Amazon is expanding its same-day college order pickup service to the University of Pennsylvania in Philadelphia this spring as it continues to experiment with new ways of delivering products to its customers.
The service, which is being called Amazon@Penn, will feature a pickup point where customers will be able to stop in to get their orders from some two million items that can be directly shipped to the location, according to a Jan. 12 announcement by the company. Customers will be able to track the orders on their mobile devices for self-service pickups.
Since 2015, Amazon has already set up similar college campus package pickup points at Purdue University, the University of Massachusetts, the University of Cincinnati and for students of colleges in Isla Vista, Calif., but this is the first such program at an Ivy League school, according to the company. Two more planned facilities are also scheduled to open in 2016 at the University of California, Davis and at the University of California, Berkeley.
The Amazon college pickup points can also be used by customers to return items to Amazon.
At the University of Pennsylvania, the Amazon@Penn facility will be in a 3,558-square-foot office in 1920 Commons, which is the University's largest dining facility, so it can provide easy access for Penn students whether they live on or off campus, according to Amazon. The latest facility will be the first Amazon pickup location that will feature communal work spaces with interactive media pods where students can connect their laptops and mobile devices to TV monitors for presentations, brainstorming, studying and collaborating, according to Amazon.
Same-day pickups will be available to members of the company's Amazon Student and Amazon Prime programs for orders placed by noon and free one-day pickup for orders placed by 10 p.m.
"The preference by today's students for on-line shopping has led to a significant increase in deliveries," Marie Witt, vice president of business services at Penn, said in a statement. "When we looked closely at the shipping activity, we discovered that almost half of all packages delivered to Penn student mail rooms were from Amazon. With this innovative shipping solution we can now offer enhanced convenience and security for a service that our students were already using, while also providing additional community space within easy access of most student residences."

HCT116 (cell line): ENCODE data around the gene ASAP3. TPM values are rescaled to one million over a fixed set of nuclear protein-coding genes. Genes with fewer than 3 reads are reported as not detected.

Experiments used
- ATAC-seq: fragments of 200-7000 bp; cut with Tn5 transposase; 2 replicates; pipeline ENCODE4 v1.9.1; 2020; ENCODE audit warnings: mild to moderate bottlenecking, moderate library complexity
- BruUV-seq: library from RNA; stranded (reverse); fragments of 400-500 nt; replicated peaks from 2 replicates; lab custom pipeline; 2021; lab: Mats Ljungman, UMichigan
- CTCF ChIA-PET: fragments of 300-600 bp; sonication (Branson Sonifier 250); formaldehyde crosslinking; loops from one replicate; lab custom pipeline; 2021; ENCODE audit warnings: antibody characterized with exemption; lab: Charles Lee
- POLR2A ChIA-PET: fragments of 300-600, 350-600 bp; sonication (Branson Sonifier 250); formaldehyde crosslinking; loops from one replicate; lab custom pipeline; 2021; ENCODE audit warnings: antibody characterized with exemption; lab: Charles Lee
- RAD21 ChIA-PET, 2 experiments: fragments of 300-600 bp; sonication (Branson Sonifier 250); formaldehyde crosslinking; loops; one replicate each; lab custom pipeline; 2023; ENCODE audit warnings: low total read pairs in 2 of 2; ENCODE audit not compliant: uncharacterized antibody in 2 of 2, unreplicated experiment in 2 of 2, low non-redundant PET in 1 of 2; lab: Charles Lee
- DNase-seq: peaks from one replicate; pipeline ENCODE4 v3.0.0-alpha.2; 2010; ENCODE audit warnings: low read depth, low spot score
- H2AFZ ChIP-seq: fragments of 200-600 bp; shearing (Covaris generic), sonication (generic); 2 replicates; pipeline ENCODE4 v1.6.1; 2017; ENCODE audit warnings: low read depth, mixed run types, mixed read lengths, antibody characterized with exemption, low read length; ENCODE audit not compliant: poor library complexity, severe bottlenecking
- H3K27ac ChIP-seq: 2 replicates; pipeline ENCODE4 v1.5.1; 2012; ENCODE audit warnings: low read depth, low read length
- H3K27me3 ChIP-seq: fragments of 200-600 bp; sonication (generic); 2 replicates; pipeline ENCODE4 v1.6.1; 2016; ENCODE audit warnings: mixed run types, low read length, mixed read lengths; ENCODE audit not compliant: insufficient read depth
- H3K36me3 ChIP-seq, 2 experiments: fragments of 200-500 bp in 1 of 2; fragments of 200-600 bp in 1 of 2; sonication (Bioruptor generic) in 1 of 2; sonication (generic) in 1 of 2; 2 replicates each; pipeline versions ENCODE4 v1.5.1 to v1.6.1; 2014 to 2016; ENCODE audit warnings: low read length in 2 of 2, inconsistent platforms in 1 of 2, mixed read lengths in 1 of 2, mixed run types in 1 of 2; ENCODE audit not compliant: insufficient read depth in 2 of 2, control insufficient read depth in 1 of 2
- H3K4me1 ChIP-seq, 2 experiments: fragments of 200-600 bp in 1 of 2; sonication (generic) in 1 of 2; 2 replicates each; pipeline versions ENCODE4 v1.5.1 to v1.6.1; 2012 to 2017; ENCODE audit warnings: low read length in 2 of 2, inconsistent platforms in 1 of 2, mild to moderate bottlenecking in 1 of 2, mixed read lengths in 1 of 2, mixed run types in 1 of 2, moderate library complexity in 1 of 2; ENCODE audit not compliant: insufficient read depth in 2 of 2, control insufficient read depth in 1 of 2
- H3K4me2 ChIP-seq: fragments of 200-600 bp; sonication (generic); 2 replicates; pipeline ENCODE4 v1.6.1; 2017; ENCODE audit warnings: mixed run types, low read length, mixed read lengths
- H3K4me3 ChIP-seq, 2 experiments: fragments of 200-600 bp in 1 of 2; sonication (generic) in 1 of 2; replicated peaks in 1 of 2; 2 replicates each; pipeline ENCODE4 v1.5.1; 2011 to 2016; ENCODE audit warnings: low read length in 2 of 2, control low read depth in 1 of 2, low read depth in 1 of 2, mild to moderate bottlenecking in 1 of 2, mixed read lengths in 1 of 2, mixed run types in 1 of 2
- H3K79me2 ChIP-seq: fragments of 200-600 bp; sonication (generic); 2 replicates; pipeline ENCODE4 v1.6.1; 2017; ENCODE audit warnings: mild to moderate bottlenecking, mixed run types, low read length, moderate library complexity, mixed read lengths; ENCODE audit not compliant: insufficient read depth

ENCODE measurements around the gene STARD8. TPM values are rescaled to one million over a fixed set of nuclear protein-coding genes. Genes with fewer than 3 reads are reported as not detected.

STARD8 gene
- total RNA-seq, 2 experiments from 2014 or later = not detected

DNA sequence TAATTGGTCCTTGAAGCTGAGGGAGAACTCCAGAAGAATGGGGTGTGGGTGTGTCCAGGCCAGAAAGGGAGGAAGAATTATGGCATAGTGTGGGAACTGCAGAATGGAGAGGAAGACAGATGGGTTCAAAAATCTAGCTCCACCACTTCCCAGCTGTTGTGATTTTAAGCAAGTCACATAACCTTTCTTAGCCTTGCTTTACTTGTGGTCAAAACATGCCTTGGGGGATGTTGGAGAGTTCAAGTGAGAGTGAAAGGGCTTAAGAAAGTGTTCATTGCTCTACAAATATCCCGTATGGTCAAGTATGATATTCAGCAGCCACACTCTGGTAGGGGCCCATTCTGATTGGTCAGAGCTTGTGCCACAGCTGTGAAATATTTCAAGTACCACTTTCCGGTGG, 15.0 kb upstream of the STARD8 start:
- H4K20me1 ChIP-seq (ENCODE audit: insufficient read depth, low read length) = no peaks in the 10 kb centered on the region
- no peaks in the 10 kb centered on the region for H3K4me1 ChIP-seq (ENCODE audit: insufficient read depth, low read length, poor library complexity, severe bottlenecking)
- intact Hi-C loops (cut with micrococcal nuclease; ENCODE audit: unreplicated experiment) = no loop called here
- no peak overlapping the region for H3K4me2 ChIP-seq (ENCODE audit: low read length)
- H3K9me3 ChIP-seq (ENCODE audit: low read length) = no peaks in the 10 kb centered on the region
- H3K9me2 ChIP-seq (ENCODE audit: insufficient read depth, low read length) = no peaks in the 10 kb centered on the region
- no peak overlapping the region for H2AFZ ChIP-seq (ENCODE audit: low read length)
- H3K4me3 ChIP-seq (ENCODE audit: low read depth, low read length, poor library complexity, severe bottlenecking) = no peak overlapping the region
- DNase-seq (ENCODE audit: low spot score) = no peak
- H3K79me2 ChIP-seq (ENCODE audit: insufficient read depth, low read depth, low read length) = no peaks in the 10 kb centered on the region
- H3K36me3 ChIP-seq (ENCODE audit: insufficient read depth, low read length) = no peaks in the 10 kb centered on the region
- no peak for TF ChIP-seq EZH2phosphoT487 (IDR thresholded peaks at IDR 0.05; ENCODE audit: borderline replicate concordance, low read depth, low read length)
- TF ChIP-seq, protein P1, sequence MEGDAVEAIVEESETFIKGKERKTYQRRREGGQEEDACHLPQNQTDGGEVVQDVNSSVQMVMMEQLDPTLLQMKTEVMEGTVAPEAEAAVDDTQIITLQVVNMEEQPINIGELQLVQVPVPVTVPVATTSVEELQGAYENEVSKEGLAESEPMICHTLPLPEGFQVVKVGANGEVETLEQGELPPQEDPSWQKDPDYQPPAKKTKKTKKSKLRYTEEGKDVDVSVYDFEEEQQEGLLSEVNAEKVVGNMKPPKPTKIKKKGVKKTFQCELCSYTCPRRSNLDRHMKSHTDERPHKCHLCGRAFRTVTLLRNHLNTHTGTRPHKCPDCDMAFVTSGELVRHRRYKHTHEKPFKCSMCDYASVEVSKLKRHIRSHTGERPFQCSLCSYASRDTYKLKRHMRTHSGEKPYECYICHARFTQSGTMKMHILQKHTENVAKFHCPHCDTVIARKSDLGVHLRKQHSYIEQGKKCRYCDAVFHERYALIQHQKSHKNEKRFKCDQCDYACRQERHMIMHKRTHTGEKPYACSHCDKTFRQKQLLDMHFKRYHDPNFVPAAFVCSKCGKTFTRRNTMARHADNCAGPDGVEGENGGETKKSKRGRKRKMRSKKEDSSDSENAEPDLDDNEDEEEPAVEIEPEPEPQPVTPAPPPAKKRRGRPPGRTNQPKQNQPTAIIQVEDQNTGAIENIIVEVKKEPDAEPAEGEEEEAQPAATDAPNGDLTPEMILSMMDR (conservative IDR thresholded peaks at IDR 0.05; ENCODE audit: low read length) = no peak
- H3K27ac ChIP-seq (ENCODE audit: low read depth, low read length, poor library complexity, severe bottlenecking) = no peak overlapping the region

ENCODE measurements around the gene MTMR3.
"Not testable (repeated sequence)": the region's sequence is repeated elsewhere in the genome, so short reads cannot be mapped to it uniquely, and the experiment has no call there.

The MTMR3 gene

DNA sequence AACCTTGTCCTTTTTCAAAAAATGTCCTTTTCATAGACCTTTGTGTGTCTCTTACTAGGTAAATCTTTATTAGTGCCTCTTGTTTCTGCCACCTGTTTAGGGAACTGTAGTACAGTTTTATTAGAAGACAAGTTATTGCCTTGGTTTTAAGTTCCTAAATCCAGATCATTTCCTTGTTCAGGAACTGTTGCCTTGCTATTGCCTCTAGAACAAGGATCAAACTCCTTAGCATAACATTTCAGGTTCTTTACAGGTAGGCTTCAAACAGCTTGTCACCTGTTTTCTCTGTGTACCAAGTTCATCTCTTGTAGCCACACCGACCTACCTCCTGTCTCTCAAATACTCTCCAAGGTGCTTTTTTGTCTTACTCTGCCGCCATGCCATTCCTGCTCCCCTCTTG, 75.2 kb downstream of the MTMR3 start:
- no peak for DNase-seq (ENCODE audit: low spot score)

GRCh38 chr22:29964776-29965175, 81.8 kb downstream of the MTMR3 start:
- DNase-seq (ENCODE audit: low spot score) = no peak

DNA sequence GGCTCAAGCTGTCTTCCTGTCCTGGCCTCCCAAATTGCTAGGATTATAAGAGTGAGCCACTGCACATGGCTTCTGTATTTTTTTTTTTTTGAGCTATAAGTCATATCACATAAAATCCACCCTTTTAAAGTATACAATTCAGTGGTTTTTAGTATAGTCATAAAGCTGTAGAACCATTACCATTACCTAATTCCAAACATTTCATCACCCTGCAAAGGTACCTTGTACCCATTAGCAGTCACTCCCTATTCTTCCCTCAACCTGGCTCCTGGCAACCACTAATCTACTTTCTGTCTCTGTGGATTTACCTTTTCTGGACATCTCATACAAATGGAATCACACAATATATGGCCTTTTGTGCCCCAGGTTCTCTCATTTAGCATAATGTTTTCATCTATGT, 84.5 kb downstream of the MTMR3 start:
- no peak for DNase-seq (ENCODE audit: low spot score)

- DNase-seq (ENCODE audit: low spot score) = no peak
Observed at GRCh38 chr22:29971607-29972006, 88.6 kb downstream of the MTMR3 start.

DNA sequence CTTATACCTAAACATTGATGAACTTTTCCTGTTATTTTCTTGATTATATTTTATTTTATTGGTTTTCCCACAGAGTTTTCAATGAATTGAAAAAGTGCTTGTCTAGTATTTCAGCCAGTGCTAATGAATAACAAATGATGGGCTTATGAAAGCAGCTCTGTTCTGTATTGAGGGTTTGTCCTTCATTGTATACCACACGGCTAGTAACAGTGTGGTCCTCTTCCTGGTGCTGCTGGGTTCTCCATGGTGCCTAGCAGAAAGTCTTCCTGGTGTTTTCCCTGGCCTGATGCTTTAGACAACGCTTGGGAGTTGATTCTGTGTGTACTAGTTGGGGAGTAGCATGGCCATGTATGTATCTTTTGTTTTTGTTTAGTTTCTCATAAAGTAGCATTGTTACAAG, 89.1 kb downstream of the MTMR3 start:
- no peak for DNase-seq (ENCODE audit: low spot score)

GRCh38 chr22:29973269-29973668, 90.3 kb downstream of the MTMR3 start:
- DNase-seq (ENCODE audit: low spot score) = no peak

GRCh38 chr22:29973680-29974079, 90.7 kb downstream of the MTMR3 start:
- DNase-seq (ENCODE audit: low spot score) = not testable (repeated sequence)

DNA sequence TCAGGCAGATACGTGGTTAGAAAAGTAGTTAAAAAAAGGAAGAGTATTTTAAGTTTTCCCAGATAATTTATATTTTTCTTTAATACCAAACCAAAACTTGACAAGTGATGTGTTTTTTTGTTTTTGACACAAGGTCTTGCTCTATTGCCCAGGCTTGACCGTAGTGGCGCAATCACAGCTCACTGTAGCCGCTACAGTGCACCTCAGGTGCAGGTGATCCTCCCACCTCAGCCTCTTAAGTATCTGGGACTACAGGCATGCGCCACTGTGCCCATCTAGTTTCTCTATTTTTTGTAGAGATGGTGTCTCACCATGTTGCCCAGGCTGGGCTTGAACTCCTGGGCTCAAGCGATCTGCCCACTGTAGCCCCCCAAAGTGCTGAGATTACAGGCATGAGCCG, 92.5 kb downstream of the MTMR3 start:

The Amazon Student shipping program provides free two-day shipping on millions of items, along with special offers and promotions, for $49 a year after a six-month free trial, to college and university students. The Amazon Prime service costs $99 a year and provides free two-day shipping for Amazon customers on thousands of items. Both services also include free access to thousands of movies, television episodes through Prime Video and unlimited ad-free music streaming through Amazon Prime Music.
"We're thrilled to bring a new experience to Penn that makes it more convenient for students to get everything they need for university life," Ripley MacDonald, director of Amazon student programs, said in a statement. "We look forward to bringing this experience to even more college communities soon."
In November, Amazon unveiled its latest drone prototype aircraft for its still-in-development Prime Air package delivery system, this time with a model that takes off and lands vertically but flies on a horizontal flight path to its destination. The company showed off its latest drone design in a 2-minute, 17-second video it posted on its Website on Nov. 29, highlighting a smooth vertical takeoff, a flight to drop off a package of soccer shoes to a consumer and then a vertical landing at the shopper's home. The video showed the package being released from an interior storage compartment in its fuselage and then being left behind as the drone took off vertically to return to Amazon's distribution center.
The drone design is a flat-looking flying machine with a triple rudder tail and three landing wheels. Its engine is mounted at the rear in the center of the vertical rudders.
Amazon's drone program is aimed at providing package deliveries of less than five pounds to consumers in less than 30 minutes in select locations. The drones will fly under 400 feet in altitude, have "sense and avoid" capabilities to stay away from aircraft and other obstacles, and be able to be operated up to distances of 10 miles or more, according to Amazon.
Amazon has been looking at drone deliveries as a way of offering faster service to customers while also saving money, compared with the more-costly human-based delivery systems.